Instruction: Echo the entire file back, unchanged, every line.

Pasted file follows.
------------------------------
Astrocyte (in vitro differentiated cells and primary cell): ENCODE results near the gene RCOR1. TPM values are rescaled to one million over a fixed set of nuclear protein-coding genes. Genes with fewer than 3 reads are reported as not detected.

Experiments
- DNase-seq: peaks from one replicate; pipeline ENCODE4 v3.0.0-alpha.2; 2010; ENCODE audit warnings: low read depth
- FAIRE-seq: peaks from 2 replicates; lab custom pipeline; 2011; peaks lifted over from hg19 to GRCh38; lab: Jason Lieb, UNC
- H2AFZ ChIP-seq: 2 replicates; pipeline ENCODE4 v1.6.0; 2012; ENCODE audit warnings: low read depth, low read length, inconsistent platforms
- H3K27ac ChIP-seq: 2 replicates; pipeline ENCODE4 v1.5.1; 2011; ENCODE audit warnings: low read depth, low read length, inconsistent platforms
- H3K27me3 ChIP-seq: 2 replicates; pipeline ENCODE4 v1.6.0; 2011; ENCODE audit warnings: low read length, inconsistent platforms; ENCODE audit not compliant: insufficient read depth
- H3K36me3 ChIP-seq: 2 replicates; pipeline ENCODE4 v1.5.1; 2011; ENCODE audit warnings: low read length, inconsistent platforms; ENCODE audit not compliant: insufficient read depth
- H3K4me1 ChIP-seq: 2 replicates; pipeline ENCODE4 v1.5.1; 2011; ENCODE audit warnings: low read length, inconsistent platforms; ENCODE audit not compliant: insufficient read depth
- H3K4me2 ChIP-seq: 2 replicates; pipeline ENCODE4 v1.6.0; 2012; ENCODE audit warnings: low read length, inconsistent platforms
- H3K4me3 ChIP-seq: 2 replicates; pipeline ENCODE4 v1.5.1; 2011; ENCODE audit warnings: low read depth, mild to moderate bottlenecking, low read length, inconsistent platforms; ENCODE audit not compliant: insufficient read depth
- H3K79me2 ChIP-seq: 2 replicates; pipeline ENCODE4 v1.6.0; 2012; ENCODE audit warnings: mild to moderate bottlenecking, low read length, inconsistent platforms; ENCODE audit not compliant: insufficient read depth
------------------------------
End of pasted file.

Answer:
Astrocyte (in vitro differentiated cells and primary cell): ENCODE results near the gene RCOR1. TPM values are rescaled to one million over a fixed set of nuclear protein-coding genes. Genes with fewer than 3 reads are reported as not detected.

Experiments
- DNase-seq: peaks from one replicate; pipeline ENCODE4 v3.0.0-alpha.2; 2010; ENCODE audit warnings: low read depth
- FAIRE-seq: peaks from 2 replicates; lab custom pipeline; 2011; peaks lifted over from hg19 to GRCh38; lab: Jason Lieb, UNC
- H2AFZ ChIP-seq: 2 replicates; pipeline ENCODE4 v1.6.0; 2012; ENCODE audit warnings: low read depth, low read length, inconsistent platforms
- H3K27ac ChIP-seq: 2 replicates; pipeline ENCODE4 v1.5.1; 2011; ENCODE audit warnings: low read depth, low read length, inconsistent platforms
- H3K27me3 ChIP-seq: 2 replicates; pipeline ENCODE4 v1.6.0; 2011; ENCODE audit warnings: low read length, inconsistent platforms; ENCODE audit not compliant: insufficient read depth
- H3K36me3 ChIP-seq: 2 replicates; pipeline ENCODE4 v1.5.1; 2011; ENCODE audit warnings: low read length, inconsistent platforms; ENCODE audit not compliant: insufficient read depth
- H3K4me1 ChIP-seq: 2 replicates; pipeline ENCODE4 v1.5.1; 2011; ENCODE audit warnings: low read length, inconsistent platforms; ENCODE audit not compliant: insufficient read depth
- H3K4me2 ChIP-seq: 2 replicates; pipeline ENCODE4 v1.6.0; 2012; ENCODE audit warnings: low read length, inconsistent platforms
- H3K4me3 ChIP-seq: 2 replicates; pipeline ENCODE4 v1.5.1; 2011; ENCODE audit warnings: low read depth, mild to moderate bottlenecking, low read length, inconsistent platforms; ENCODE audit not compliant: insufficient read depth
- H3K79me2 ChIP-seq: 2 replicates; pipeline ENCODE4 v1.6.0; 2012; ENCODE audit warnings: mild to moderate bottlenecking, low read length, inconsistent platforms; ENCODE audit not compliant: insufficient read depth